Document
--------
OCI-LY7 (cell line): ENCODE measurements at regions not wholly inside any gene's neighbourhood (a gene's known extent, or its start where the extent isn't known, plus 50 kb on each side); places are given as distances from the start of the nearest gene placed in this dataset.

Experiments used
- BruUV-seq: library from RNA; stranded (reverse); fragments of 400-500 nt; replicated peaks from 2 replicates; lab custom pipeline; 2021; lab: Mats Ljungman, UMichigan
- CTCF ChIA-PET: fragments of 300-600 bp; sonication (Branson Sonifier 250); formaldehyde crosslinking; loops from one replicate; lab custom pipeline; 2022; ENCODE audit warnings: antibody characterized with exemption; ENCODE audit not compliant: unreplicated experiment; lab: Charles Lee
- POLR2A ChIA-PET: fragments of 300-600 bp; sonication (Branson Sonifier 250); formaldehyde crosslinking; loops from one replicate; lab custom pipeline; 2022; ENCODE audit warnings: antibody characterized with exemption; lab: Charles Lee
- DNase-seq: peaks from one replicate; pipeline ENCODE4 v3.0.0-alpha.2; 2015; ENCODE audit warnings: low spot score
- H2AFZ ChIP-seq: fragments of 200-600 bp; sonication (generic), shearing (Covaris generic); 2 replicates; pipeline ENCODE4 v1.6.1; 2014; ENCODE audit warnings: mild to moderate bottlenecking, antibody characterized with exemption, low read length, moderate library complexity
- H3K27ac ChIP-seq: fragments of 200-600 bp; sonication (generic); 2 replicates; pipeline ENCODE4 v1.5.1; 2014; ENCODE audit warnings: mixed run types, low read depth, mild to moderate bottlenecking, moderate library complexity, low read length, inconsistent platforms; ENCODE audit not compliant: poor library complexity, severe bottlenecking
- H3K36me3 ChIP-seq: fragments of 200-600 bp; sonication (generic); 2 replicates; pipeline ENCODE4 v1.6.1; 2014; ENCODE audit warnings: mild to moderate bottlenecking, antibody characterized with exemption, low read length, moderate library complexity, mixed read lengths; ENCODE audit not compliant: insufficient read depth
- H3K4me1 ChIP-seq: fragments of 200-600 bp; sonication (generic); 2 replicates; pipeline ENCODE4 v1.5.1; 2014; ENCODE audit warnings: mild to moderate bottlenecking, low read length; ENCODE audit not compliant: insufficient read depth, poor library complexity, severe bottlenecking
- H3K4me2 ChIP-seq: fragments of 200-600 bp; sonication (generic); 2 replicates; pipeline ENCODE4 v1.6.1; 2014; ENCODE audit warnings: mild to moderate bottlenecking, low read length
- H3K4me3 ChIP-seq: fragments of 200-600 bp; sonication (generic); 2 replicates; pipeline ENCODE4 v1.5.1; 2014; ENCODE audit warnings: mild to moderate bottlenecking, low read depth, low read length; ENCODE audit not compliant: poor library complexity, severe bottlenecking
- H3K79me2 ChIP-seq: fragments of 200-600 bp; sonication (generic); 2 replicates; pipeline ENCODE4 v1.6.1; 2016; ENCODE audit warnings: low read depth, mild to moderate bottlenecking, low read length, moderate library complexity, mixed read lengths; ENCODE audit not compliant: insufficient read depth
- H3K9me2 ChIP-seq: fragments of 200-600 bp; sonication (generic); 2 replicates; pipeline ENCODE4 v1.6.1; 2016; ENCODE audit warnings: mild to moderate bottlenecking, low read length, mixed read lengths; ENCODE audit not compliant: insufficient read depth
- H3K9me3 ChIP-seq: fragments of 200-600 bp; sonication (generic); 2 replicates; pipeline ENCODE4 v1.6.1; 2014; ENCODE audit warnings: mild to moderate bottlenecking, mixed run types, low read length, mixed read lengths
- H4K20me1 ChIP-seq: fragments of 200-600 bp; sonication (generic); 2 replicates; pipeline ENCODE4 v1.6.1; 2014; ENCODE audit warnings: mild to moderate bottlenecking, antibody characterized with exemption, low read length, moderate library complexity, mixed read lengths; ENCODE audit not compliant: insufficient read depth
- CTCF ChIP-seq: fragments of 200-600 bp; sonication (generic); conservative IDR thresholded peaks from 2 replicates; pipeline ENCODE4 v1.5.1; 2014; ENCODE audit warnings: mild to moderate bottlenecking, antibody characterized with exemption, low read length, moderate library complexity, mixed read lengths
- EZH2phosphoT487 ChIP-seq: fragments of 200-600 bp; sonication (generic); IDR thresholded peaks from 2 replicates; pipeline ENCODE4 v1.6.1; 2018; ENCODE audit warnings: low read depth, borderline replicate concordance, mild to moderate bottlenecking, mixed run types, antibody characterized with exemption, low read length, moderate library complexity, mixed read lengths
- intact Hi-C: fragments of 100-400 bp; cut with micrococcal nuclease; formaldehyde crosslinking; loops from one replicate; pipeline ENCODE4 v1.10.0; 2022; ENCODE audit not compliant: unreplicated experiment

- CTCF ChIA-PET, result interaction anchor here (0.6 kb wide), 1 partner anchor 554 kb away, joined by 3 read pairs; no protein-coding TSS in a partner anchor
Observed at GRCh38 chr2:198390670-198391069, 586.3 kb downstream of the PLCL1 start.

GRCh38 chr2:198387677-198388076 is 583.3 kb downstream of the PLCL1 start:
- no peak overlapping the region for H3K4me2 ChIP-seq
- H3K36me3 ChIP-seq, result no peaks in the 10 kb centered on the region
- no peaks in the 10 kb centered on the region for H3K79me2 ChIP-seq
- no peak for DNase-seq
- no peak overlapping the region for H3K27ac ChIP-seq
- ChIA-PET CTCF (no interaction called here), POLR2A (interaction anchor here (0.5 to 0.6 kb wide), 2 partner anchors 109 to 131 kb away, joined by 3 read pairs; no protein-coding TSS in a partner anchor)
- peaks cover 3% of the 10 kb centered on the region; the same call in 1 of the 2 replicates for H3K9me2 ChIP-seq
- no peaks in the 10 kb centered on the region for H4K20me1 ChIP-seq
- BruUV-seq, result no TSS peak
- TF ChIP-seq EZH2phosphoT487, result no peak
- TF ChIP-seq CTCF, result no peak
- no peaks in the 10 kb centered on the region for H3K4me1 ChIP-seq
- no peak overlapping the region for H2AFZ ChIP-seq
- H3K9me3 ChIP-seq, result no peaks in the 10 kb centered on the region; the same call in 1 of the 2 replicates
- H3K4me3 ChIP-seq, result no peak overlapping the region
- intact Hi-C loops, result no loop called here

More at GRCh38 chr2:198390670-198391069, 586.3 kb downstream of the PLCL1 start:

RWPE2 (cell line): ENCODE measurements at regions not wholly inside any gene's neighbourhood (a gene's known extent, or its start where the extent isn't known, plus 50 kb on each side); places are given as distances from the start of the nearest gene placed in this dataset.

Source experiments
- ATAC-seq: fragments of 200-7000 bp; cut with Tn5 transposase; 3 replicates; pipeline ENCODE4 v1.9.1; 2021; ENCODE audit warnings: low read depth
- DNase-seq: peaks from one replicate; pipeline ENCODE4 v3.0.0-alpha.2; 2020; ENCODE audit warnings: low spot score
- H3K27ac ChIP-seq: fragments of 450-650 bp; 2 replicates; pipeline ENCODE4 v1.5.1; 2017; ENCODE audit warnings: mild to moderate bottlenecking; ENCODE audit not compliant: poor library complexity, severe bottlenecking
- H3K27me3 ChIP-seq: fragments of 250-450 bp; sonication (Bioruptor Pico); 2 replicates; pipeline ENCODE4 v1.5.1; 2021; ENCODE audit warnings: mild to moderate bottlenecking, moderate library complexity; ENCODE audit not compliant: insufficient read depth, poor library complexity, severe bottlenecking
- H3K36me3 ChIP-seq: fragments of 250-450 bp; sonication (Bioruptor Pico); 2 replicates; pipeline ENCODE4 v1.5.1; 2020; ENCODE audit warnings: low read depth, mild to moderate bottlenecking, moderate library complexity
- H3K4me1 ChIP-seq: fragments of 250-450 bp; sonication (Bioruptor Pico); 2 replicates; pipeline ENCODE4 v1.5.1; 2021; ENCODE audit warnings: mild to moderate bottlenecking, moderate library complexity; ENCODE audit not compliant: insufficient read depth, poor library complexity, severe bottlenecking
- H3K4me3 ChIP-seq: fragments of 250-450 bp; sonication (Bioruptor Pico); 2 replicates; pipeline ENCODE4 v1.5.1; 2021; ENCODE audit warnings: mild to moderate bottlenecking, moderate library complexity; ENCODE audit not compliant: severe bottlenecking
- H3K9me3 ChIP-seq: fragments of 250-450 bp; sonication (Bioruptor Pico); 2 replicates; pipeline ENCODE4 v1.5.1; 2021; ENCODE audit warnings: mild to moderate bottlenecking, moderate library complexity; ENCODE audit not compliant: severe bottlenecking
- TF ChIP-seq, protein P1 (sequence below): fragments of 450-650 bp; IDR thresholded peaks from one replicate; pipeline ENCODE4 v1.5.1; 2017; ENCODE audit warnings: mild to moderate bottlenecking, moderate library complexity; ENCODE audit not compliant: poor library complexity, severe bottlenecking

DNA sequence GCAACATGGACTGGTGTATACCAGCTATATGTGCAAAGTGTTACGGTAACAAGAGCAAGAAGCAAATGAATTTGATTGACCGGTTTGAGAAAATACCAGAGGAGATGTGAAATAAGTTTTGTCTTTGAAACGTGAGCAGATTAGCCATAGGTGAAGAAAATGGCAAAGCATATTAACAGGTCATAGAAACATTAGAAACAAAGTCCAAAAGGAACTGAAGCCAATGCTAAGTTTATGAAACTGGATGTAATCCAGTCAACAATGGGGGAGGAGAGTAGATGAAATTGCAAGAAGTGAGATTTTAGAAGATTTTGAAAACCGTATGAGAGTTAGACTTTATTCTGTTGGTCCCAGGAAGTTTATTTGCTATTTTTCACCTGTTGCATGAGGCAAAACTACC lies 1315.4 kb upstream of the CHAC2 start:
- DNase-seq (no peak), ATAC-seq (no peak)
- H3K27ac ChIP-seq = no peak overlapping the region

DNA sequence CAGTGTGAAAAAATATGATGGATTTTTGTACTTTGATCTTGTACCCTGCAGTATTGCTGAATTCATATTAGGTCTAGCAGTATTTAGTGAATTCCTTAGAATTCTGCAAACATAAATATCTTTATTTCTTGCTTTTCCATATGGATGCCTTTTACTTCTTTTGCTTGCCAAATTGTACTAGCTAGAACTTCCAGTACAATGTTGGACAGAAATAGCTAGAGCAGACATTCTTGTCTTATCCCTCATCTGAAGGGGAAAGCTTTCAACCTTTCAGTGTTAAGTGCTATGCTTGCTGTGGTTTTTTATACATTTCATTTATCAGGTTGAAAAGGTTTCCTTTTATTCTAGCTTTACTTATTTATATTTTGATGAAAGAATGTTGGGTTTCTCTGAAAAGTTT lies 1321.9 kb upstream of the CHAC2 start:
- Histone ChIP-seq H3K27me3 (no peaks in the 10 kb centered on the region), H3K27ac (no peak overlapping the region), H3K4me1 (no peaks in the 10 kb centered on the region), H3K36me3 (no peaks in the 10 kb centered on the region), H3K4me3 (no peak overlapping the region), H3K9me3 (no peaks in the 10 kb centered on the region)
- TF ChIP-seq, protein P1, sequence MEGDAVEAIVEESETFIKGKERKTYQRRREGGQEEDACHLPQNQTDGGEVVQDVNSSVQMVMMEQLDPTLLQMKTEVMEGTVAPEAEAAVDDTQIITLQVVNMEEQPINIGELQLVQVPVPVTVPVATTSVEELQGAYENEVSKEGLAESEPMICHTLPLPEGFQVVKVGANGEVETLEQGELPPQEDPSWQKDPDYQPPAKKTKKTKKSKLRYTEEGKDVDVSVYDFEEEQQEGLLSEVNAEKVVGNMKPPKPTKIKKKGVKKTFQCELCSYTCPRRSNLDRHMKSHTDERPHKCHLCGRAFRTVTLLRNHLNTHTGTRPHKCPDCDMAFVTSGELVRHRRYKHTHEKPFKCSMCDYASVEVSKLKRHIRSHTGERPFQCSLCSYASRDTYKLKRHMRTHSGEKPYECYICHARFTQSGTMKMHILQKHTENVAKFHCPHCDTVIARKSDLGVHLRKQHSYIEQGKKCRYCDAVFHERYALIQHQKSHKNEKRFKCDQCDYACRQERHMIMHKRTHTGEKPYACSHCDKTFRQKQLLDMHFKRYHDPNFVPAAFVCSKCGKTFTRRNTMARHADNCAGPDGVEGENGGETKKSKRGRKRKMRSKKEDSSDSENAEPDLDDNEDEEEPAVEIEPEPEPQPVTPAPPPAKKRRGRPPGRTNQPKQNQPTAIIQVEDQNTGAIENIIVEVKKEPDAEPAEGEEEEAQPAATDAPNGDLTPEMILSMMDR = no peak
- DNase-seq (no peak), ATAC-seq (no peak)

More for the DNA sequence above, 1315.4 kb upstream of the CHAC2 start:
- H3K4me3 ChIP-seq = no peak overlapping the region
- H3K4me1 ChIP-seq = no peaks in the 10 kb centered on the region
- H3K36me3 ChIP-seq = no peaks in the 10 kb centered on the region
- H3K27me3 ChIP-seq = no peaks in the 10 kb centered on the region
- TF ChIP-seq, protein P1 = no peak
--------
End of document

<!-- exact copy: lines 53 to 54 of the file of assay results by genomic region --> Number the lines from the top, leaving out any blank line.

- H3K27ac ChIP-seq = no peak overlapping the region

DNA sequence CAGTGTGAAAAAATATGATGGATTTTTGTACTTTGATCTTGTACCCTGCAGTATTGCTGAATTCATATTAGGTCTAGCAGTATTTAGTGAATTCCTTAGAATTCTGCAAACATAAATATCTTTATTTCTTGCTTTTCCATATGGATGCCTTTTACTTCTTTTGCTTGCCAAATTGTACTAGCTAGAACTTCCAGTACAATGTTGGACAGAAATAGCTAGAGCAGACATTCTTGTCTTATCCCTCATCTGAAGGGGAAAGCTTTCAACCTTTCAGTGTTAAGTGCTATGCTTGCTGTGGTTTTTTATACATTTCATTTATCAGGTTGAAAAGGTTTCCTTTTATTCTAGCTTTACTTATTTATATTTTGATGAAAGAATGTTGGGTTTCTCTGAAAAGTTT lies 1321.9 kb upstream of the CHAC2 start: